Exeter, Devon UK • Apr 22, 2024 • VOL XII

Exeter, Devon UK • [date-today] • VOL XII
Home Science Policing in the past?

Policing in the past?

5 mins read
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As students and as members of a technological generation, we tend to pride ourselves on being a bit more tech-savvy than our elders. Maybe your parents or grandparents will need help with ‘The Google’, or they will want to know what ever happened to that happy little paper clip from a few years ago. These things are expected. But unfortunately time goes on, and as more new tech comes out and the capability of these machines becomes exponentially better, changes must be made.

There is a temptation to stick to what we know, to what we have. One’s laptop seems like a trusty old car or even a well-honed musical instrument. It gets the job done, more or less. It’s a bit slow, sure, but you’ve had it for so long now: it works fine, and it has all of your best photos on it.

Unfortunately, this same mindset seems to be shared by many of the UK’s regional police forces, except they set themselves into the habit way back in 2001. Manchester’s police force, the second biggest in the UK, has admitted to 1 in 5 of their computers still running on the Window XP, with 1,518 of their computers still running the almost two decades old operating system. That’s over 20% of their office systems.

They’ve brought a horse to a car chase.

Now, some of the more tech-savvy readers here might say that this is not necessarily an issue – which it wouldn’t be, so long as those computers were isolated. But they’re not. They’re connecting directly to the public internet, and essentially exposing themselves to all sorts of malevolence.

This is what happened to the NHS in May. Ransomware known as ‘Wannacry’ infiltrated weak links in the network and scrambled files, making them inaccessible and unusable. As a result, appointments were cancelled and they were charged to retrieve these files.The attack on the NHS was dealt with relatively quickly; following some simple steps the malware was easy enough to remove, even if files were lost. Updates from Microsoft (which had been released prior to the attack but not installed) fixed the vulnerability quickly enough. However, Windows XP does not get the same frequency of updates as more up-to-date systems, if at all!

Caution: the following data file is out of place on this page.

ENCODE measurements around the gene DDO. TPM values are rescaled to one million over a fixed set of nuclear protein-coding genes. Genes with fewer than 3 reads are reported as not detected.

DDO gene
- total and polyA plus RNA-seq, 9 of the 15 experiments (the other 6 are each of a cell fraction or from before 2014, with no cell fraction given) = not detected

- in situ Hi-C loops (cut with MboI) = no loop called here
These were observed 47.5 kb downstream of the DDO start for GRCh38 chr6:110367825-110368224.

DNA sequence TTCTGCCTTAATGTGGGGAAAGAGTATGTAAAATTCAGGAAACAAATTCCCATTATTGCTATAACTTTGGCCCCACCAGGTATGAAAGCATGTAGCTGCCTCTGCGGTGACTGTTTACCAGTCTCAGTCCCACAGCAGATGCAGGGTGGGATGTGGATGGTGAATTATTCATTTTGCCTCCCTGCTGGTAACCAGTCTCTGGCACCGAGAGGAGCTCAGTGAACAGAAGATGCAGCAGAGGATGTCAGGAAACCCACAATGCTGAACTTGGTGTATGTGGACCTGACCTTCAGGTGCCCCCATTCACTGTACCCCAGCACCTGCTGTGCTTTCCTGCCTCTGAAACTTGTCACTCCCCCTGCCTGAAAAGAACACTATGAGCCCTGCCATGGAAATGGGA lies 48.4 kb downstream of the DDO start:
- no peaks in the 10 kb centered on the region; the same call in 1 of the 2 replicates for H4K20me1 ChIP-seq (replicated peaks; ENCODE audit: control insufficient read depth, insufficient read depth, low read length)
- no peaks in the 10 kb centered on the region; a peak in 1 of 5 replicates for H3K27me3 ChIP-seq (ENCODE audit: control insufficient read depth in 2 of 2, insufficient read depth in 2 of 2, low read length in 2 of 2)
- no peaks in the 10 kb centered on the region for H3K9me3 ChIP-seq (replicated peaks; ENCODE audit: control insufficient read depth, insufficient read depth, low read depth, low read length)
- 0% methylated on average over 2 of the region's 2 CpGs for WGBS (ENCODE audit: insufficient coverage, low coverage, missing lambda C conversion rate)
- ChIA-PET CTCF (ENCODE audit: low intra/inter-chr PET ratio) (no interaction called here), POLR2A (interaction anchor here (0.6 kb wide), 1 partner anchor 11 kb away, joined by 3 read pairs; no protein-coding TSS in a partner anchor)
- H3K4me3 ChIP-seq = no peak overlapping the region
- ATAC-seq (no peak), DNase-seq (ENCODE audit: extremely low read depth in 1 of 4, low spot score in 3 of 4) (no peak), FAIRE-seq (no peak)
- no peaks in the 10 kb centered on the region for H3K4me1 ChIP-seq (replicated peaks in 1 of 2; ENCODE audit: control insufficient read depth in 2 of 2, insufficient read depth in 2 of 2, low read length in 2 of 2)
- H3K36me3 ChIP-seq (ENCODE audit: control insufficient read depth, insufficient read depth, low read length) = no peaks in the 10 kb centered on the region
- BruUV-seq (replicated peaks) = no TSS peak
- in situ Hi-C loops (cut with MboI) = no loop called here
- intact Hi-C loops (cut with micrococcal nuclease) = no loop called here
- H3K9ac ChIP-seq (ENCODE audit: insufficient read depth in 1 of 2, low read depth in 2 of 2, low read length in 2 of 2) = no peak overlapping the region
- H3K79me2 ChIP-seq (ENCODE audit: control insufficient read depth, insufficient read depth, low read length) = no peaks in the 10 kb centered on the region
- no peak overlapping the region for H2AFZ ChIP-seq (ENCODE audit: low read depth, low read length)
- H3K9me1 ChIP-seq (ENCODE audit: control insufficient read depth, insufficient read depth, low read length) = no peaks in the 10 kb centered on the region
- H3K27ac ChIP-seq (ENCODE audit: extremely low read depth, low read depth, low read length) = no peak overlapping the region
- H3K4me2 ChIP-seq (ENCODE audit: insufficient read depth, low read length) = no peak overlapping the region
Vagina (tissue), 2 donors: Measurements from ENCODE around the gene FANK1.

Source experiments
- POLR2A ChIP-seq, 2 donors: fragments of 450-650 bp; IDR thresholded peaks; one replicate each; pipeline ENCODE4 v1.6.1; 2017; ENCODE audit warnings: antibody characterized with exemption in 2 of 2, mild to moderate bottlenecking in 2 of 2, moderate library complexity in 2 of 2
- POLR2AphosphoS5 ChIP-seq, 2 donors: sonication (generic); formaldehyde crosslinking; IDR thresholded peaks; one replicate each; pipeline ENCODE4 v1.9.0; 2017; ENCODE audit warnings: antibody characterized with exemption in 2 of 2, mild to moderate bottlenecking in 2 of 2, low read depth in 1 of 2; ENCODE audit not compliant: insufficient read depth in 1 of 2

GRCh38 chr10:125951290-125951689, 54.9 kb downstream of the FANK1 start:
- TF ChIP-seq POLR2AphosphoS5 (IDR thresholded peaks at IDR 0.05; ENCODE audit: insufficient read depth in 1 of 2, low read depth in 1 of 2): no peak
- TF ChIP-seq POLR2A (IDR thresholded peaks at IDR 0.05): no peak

Windows XP logo. Source: Wikicommons

Its old, it’s not a focus anymore, and as a result remaining vulnerabilities are not sought out. Still running Windows XP right now is like still driving a car from 15 years ago, with hundreds of thousands of miles on the clock, without a windscreen, and with a bumper sticker that gives the person behind you the code to your building. They’ve brought a horse to a car chase.

The use of old systems does not just affect the individual machine – as long as those systems remain on the network, hackers have access to any connected machines too. If the same attack happened to the police, not only would they all be more vulnerable but recovery would take longer, and it would be harder to remove the malware and deal with the problem.

The police’s vulnerability makes the country more vulnerable.

Files rendered inaccessible could mean everything in a court case. Evidence could be lost or tampered with, aliases and plans could be unearthed and published. The police’s vulnerability makes the country more vulnerable.

When asked under a Freedom of Information request, the vast majority of UK police forces refused to reveal the number of computers still running XP citing security reasons, with the exception of 8 forces. These were running less than ten Windows XP computers, most of which were properly isolated.

To give you an idea of just what this might mean, the BBC has revealed that in 2015 London’s Metropolitan Police Service (the MET) had 35,640 computers still running Windows XP. The MET is the largest police force in the country and the fact they operating with such outdated systems showcases vulnerability and is highly concerning. Something needs to change.

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